Leap Years List Tool: Your Ultimate Guide to Identifying Leap Years
About Leap Years List
Have you ever wondered about the leap year list and how it's determined? Leap years have intrigued many for centuries. They are a unique feature in our calendar system, ensuring it remains synchronized with the Earth's revolutions around the Sun. But how can you quickly identify which years are leap years? The Leap Years List Tool is here to help. This tool is used to list all leap years between two years (from 1600 to 4000).
What is a Leap Year?
A leap year is a special year containing an extra day, making it 366 days long instead of the usual 365 days. This list of leap years is essential to keep our calendar aligned with the Earth's orbit. This additional day is added to February, giving it 29 days. But how many leap years in 100 years do we have? While our calendar year is 365 days long, the Earth takes approximately 365.25 days to orbit the Sun. To compensate for this quarter-day discrepancy, we add an extra day roughly every four years.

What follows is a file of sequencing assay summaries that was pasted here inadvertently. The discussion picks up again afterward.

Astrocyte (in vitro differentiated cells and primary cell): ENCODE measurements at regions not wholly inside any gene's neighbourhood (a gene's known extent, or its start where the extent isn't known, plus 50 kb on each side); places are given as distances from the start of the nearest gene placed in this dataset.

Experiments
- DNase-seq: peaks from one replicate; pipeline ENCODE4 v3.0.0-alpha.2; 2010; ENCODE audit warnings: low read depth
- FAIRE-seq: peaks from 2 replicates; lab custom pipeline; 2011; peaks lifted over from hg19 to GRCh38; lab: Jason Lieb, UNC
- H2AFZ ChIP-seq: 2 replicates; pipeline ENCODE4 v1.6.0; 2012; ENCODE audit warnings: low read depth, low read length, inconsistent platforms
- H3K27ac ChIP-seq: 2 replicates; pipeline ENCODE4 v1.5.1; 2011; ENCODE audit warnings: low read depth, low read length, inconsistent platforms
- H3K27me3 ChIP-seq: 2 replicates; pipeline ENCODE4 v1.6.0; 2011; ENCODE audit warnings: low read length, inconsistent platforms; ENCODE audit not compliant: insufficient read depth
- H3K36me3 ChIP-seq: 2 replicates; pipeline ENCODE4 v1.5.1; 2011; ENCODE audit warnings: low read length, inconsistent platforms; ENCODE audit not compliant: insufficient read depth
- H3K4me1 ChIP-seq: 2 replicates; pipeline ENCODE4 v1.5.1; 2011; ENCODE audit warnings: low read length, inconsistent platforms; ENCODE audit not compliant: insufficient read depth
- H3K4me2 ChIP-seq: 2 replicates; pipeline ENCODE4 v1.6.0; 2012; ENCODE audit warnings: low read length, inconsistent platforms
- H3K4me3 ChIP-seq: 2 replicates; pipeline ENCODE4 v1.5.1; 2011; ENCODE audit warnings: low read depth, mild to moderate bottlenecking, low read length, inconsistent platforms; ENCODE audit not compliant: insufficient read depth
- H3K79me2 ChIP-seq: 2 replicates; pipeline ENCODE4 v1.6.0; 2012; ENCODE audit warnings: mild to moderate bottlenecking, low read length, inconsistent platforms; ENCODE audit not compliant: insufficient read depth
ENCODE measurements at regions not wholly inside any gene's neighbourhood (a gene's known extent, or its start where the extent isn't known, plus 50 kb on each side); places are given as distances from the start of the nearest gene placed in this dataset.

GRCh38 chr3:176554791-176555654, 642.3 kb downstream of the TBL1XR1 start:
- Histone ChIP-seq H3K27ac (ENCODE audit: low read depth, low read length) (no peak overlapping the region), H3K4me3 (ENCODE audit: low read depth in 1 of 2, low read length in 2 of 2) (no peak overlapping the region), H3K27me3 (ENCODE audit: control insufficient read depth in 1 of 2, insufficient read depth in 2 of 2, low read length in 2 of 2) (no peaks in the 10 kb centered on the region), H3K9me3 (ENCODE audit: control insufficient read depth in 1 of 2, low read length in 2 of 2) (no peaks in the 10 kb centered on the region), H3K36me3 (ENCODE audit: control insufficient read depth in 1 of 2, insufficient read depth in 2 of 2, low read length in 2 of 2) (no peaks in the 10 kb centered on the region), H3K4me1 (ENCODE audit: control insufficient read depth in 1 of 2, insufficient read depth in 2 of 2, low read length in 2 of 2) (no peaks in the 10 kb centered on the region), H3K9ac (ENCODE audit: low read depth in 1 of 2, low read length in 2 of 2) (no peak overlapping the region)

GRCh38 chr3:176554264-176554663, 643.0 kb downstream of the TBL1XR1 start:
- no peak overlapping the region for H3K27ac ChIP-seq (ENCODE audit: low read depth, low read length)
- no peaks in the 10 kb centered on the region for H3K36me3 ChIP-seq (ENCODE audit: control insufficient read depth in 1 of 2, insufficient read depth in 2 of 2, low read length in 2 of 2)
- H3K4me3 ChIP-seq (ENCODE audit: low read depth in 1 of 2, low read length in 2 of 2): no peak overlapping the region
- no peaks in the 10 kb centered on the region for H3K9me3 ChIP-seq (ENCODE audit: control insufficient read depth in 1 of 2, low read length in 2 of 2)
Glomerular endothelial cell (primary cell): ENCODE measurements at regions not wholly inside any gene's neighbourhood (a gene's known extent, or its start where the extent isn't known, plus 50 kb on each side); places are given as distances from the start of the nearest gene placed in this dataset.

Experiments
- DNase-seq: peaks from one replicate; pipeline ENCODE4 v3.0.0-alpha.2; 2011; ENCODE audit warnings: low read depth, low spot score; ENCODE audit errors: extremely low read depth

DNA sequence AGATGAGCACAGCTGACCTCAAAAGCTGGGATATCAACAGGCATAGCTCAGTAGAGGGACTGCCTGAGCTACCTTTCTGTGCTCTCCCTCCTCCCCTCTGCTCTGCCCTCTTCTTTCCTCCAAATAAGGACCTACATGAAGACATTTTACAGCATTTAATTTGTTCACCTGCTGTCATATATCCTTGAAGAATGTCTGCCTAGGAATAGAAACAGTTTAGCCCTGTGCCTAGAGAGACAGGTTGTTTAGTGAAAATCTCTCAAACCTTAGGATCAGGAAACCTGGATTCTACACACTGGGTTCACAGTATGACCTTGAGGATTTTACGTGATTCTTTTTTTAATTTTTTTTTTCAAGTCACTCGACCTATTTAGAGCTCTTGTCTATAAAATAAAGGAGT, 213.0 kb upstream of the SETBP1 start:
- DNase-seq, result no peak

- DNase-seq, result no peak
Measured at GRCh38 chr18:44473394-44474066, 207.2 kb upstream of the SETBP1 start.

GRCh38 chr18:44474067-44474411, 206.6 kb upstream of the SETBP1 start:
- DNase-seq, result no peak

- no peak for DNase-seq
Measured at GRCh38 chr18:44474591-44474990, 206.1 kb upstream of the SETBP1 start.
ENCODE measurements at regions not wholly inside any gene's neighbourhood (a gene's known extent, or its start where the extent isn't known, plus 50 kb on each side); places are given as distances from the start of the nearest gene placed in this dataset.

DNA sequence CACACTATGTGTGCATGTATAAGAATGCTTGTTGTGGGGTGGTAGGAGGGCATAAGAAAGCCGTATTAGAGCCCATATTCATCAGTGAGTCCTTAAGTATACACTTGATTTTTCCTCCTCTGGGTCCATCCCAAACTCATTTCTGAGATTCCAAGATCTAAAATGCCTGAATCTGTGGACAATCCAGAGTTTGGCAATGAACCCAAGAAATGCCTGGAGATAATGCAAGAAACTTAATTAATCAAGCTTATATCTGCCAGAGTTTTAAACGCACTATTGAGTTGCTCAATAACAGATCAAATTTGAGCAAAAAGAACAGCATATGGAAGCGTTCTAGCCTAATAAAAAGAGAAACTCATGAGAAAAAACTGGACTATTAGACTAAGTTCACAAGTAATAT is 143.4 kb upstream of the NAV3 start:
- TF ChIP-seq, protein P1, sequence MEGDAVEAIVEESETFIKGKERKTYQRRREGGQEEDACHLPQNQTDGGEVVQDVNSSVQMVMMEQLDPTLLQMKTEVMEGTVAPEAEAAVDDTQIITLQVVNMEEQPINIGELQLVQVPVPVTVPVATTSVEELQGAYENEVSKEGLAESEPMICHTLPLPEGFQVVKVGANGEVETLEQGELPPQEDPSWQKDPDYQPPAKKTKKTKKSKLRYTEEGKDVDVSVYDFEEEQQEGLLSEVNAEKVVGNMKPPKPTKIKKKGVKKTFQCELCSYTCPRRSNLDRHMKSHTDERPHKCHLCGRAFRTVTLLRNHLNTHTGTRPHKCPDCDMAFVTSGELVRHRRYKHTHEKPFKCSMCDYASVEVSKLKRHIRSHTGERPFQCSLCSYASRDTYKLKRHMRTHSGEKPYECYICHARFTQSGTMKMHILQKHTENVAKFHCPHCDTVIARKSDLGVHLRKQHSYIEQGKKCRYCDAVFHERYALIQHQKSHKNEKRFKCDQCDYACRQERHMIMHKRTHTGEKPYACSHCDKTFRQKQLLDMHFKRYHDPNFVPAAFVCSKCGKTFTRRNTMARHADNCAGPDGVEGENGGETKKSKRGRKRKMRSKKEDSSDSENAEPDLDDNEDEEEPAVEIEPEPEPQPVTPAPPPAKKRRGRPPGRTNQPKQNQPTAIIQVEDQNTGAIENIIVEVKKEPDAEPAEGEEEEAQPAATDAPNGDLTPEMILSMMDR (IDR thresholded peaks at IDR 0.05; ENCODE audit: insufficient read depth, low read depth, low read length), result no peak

How to Determine a Leap Year?
The formula for identifying a leap year is straightforward:
- If a year is divisible by 4, it's a leap year.
- However, if the year is divisible by 100, it's NOT a leap year, unless...
- The year is also divisible by 400. In that case, it's a leap year.
For instance, 2004 and 2020 are leap years, but 1900 is not. However, 2000, being divisible by 400, is a leap year. If you're curious about leap years since 2000 or want a leap year list from 2000, the tool provides all the details. Wondering when was the last leap year? The tool can help with that too!
The following is the complete list of leap years for the 21st century (from year 2001 to 2100):
2004, 2008, 2012, 2016, 2020, 2024, 2028, 2032, 2036, 2040, 2044, 2048, 2052, 2056, 2060, 2064, 2068, 2072, 2076, 2080, 2084, 2088, 2092, 2096.
To keep our calendar in alignment with the Earth's revolutions around the Sun.
Known as "leap day," it's the extra day added during a leap year.